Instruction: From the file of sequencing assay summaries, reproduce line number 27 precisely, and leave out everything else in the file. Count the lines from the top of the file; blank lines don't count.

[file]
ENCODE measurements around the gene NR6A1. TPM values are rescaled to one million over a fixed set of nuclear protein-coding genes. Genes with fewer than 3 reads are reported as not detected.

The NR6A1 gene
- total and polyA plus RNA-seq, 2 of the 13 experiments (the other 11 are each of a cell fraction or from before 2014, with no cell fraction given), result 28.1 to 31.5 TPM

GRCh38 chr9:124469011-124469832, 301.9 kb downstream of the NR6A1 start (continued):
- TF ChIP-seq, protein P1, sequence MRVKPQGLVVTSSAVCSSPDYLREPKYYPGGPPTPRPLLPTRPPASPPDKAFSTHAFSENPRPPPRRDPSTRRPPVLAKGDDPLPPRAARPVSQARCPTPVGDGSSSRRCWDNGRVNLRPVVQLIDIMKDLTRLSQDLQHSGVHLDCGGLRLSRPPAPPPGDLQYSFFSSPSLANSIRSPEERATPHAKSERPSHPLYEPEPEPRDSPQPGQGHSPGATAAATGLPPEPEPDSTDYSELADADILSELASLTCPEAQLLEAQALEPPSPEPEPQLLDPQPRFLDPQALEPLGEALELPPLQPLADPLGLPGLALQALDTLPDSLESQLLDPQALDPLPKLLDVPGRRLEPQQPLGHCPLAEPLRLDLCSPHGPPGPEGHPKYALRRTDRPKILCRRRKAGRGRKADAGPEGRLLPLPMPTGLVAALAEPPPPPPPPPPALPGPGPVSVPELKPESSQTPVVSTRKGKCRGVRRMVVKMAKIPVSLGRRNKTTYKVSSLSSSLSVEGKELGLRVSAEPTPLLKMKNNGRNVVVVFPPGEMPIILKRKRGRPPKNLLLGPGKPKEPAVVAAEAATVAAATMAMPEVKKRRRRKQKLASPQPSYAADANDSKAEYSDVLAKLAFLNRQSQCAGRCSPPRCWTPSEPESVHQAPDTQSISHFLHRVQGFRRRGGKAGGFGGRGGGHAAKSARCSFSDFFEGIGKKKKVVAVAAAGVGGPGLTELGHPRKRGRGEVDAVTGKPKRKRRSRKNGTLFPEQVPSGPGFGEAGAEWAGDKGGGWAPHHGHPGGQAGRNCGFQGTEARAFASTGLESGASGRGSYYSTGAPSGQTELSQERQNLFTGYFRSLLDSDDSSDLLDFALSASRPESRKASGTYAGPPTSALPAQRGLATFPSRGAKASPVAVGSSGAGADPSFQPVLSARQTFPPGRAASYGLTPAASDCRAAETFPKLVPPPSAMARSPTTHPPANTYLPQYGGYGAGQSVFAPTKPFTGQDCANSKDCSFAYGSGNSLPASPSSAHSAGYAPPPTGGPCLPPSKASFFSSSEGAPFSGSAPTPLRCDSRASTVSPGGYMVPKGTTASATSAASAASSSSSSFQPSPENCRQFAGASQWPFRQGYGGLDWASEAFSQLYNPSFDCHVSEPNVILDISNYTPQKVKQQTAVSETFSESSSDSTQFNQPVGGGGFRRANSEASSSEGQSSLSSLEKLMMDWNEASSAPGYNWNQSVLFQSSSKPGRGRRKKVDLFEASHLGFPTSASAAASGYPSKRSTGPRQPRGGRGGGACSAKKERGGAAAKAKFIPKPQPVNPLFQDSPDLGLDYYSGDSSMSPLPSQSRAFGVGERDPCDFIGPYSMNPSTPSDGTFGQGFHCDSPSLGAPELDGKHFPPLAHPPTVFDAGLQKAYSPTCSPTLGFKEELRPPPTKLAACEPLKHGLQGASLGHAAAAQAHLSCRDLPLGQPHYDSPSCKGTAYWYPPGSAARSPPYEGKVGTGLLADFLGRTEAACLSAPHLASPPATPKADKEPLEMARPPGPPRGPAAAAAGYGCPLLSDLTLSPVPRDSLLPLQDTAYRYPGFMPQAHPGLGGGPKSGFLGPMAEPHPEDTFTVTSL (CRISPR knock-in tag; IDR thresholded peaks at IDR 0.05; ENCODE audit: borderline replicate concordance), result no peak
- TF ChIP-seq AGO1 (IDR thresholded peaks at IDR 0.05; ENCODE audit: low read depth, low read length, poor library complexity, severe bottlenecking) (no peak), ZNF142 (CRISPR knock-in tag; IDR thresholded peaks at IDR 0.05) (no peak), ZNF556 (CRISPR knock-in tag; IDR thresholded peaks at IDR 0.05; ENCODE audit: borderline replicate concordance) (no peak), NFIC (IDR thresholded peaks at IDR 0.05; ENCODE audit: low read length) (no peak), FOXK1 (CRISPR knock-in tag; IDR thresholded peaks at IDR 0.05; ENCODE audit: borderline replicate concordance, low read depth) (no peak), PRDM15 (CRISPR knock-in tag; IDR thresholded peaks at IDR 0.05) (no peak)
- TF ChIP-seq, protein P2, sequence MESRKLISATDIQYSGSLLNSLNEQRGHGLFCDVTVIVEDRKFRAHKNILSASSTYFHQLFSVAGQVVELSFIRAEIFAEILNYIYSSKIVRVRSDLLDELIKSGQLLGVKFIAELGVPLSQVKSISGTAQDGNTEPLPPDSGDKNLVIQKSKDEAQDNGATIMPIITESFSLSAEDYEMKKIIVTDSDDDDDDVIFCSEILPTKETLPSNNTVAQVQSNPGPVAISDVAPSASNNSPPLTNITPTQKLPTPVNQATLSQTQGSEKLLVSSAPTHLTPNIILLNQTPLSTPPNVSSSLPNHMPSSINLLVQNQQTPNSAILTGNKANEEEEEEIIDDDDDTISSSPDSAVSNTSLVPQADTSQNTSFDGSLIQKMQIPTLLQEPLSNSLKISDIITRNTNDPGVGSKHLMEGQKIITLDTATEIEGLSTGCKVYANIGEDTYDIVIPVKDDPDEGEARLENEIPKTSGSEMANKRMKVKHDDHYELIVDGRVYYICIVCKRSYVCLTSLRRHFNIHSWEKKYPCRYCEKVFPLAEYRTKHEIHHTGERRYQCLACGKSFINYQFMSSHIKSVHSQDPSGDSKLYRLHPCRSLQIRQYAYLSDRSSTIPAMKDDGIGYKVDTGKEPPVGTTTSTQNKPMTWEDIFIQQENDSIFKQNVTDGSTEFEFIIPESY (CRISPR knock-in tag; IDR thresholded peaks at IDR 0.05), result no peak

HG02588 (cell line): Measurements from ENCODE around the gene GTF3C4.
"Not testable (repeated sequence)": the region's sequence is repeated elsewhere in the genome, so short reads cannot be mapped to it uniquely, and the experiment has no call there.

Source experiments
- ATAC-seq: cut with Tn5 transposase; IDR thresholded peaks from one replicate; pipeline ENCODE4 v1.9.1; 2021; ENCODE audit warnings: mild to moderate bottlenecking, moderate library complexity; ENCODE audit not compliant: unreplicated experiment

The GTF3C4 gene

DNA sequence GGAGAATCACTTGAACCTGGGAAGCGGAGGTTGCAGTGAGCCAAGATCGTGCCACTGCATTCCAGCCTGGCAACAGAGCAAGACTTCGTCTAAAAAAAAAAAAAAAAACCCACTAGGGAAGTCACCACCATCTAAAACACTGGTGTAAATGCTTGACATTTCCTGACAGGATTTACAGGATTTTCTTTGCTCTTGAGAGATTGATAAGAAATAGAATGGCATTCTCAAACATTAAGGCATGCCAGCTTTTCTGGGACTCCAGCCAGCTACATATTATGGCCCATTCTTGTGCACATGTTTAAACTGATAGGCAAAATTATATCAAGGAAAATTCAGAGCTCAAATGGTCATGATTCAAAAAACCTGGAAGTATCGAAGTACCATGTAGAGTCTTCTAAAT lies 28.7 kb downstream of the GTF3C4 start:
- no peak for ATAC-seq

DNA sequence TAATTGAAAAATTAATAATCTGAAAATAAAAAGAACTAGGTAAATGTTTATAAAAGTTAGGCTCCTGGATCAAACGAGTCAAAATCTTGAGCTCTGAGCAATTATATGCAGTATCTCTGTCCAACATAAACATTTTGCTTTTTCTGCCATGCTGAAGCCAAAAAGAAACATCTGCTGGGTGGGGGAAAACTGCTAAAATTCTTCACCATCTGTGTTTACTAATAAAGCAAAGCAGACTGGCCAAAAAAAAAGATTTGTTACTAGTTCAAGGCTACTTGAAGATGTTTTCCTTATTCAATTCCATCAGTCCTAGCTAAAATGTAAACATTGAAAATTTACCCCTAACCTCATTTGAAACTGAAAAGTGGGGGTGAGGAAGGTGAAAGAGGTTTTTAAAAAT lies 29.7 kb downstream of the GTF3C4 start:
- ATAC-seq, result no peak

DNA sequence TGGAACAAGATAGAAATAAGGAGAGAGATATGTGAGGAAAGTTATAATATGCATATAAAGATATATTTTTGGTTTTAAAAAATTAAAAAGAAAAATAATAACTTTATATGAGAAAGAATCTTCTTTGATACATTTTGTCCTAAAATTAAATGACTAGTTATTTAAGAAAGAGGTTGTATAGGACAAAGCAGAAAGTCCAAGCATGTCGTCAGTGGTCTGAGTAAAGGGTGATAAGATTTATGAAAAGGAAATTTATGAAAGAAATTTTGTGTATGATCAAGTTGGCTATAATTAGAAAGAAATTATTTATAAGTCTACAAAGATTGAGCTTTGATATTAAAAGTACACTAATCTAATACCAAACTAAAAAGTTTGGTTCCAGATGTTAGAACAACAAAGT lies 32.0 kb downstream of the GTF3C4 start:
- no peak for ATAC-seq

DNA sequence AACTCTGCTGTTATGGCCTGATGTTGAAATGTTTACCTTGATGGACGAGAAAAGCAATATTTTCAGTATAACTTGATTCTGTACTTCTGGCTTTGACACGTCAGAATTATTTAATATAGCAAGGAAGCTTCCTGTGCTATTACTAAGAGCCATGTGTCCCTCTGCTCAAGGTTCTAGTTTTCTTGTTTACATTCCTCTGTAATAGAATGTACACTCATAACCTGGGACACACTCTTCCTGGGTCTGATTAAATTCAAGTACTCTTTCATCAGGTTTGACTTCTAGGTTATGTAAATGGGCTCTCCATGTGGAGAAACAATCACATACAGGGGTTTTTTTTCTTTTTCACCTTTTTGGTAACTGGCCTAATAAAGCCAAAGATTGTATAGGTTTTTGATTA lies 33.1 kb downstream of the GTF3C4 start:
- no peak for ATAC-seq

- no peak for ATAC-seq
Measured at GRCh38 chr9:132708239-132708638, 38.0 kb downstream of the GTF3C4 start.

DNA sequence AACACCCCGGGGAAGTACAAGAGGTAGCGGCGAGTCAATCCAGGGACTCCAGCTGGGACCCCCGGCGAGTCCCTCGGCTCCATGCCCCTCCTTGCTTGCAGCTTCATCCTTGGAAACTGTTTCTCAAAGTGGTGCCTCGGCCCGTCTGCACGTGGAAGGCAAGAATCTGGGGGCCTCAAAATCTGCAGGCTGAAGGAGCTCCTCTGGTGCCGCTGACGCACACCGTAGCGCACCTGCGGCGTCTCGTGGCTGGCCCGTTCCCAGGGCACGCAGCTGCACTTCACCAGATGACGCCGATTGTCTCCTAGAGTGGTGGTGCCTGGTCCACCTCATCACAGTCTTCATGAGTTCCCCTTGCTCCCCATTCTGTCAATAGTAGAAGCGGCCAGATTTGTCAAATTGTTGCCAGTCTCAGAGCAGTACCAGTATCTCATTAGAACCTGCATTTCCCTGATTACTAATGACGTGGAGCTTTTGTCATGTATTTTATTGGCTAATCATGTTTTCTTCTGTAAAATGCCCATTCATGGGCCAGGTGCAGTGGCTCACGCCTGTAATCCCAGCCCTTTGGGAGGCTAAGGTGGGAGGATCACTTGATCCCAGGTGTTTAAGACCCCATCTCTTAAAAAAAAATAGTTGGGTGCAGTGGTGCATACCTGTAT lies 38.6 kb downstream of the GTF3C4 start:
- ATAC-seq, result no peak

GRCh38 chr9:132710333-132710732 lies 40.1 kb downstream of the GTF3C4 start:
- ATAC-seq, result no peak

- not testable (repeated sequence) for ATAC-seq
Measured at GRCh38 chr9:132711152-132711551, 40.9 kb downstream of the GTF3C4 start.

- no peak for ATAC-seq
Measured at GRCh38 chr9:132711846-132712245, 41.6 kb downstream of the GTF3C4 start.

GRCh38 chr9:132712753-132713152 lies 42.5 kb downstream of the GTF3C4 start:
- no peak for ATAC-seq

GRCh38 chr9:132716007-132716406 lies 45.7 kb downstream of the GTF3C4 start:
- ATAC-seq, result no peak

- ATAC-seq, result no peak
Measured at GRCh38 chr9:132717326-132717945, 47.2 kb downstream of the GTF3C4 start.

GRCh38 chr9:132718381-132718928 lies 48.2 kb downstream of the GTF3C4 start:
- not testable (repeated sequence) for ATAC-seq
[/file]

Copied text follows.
- not testable (repeated sequence) for ATAC-seq